Rommel's counterattack

As the British became more and more disorganised Rommel organised a counter attack to be launched. It would hook round underneath the Allied front line and metaphorically jab the Allies up the bottom. The Allies could then be encircled and forced to watch German car adverts projected across the desert onto desert tent canvas before they surrendered from knowing the inevitable - that one day the British car industry would succumb to the German car industry. The irony of course was that the British needn't have been worried about the Italian car industry at all.


"I'm sure I saw some Allied tanks around here earlier Mario."

Rommel's Panzer Divisions pushed hard into the depths of the Desert wiping out the recently reformed 7th Armoured Division. When the German tanks advanced to 15 miles away from the main Allied supply dump, Cunningham assembled his lt. generals in his tent and each in turn informed him that all was lost and a retreat to the Nile Delta to defend the Sewage Canal was the only option. Then the camera turned to Cunningham:

"Gentleman, thank you for your words of advice. When I was in the East African Campaign, I was decorated with many medals for bravely ridding the lands of the local Axis-Friendly Vichy troops and natives. But this time we face the Germans - a race built on the perseverance of precision engineering. They will do anything to let their scholars study the angle of the bank in the Sewage Canal, the internal structure of the Egyptian pyramids and then criticise the workers for not being precise to 0.0001mm in their measurements. To be honest the way I see it is that there's no harm in letting them do that. We should all become friends really, this whole bloody war should stop. It should end here, right now with us signing a treaty with the Germans. I mean after all we're all human beings aren't we?"

The whole room stared at Cunningham in disbelief. They then looked through their scripts to try and find the speech. They were sure he'd read it wrong but then one of them noticed something, the next line claimed that the door would fly open. The door flew open, the dramatic music cued and Claude Auchinleck stepped through the door. He spoke,

"Gentleman this is no time for whimpering and cowering in the face of the mighty French Empire and her ally the Holy Roman Empire. We are the British and we fight against all odds. Do you think that when the hundred men at Rorke's Drift saw the 4000 Zulus charging towards them they ran away in fear? NO! Yes, they had rifles not spears. Yes they were trained soldiers not farmers. But the point is they didn't behave like babies. What we should do is completely ignore the fact that Rommel is about to cut off our whole supply line and instead send a message out to every unit in the desert reading, "Everything is fine, enemy beaten. Please continue advancing.""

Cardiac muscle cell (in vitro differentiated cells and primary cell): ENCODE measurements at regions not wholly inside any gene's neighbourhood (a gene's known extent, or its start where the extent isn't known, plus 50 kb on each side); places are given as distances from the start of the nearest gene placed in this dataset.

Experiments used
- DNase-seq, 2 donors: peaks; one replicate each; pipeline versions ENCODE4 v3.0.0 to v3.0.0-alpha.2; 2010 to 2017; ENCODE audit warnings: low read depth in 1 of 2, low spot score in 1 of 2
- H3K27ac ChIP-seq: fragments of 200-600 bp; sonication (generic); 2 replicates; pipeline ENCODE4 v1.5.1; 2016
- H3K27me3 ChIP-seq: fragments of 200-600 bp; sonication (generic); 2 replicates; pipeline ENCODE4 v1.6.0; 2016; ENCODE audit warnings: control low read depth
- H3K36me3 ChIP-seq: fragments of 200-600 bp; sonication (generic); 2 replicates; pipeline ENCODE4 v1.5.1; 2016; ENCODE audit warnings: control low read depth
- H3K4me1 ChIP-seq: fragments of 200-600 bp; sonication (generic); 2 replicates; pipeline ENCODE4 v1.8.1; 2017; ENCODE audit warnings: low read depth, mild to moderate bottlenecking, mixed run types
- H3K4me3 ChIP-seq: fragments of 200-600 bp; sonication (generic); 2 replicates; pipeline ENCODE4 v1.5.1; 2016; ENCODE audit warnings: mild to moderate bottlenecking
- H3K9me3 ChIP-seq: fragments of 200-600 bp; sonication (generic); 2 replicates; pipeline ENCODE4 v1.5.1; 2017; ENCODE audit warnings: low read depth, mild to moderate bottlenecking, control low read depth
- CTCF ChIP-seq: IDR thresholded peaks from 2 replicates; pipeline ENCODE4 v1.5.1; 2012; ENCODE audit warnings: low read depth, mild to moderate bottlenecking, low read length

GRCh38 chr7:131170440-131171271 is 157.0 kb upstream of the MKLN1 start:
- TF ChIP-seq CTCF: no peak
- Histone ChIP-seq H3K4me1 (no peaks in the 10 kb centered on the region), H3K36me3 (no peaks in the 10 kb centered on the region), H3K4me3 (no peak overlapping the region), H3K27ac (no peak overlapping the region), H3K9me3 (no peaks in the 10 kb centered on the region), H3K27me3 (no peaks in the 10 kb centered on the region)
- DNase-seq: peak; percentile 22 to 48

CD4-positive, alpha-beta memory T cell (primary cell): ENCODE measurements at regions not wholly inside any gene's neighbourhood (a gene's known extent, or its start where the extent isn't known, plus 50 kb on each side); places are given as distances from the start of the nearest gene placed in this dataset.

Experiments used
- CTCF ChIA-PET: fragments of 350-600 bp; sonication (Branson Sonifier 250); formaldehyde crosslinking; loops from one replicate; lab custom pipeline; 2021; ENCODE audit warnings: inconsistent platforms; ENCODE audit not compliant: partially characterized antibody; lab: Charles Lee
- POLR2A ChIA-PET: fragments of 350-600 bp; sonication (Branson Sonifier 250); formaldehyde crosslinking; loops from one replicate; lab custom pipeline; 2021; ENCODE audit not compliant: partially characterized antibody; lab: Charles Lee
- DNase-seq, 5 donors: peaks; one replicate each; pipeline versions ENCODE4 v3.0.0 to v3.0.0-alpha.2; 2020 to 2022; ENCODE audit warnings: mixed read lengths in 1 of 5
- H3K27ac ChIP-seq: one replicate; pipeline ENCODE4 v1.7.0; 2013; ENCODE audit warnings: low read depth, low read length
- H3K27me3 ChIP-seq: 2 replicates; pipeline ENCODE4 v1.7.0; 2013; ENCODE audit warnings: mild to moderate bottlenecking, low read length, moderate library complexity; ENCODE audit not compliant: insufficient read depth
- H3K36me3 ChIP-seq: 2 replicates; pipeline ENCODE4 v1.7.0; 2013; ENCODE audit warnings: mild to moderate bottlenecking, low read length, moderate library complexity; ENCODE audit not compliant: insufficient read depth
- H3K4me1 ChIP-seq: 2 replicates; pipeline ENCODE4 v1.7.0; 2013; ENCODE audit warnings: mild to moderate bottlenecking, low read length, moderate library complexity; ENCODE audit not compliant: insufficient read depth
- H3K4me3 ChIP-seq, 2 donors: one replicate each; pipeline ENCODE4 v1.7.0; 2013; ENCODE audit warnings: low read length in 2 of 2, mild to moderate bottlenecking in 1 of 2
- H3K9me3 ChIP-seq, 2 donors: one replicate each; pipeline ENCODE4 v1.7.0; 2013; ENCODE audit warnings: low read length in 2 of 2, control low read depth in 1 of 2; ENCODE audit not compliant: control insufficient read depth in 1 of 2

Rommel retreats

And so it was that the British did this. Rommel, being told that the British were completely ignoring the car adverts and instead marching past him, suspecting the British were up to something so himself retreated. The Germans thus moved back to El Agheila.

Rommel breaks through

“If you're going through hell, could you get me some marmite? I'm running low at the moment.”

The Axis finally received a large amount of supplies, which were scarce in the Axis Army as they seemed adamant to spend it on the minor war on the Eastern Front. This prompted Rommel to attack the Allied positions in June 1942 at Gazala. This time the Allies had had enough, the poker cards had been ruined when generals had scribbled beautiful Egyptian girls' phone numbers all over them and so they had nothing to play with, they ran all the way back to Egypt.

Tobruk falls


Morale was vital for keeping the troops in fighting condition. Pictured are the winners of the bimonthly "Most Pilots in one Spitfire while Flying" competition from December 1941.

As Rommel drove past Tobruk, he sent in a squad of Germans to capture the city. They attempted to trick the Aussie defenders by attacking head on, a concept that neither the ill-educated nor the over paranoid and incompetent British commanders couldn't get their heads round and so surrendered. Churchill exclaimed that day, "This truly is a terrible day for true British grit," as he observed the shell holes that had ruined his vegetable patch.

First Battle of El Alamein


Another German intelligence failure. Whilst Rommel went for an extended toilet break, James Mason impersonated him for 90 minutes and ensured an Axis failure in North Africa.

The British retreated to a railway station in Egypt named, "El Alamein." It was hoped that they could get an express route back to Alexandria however the troops realised they couldn't afford the tickets because it was at peak times and they hadn't booked 50 days in advance to get the third off price deal.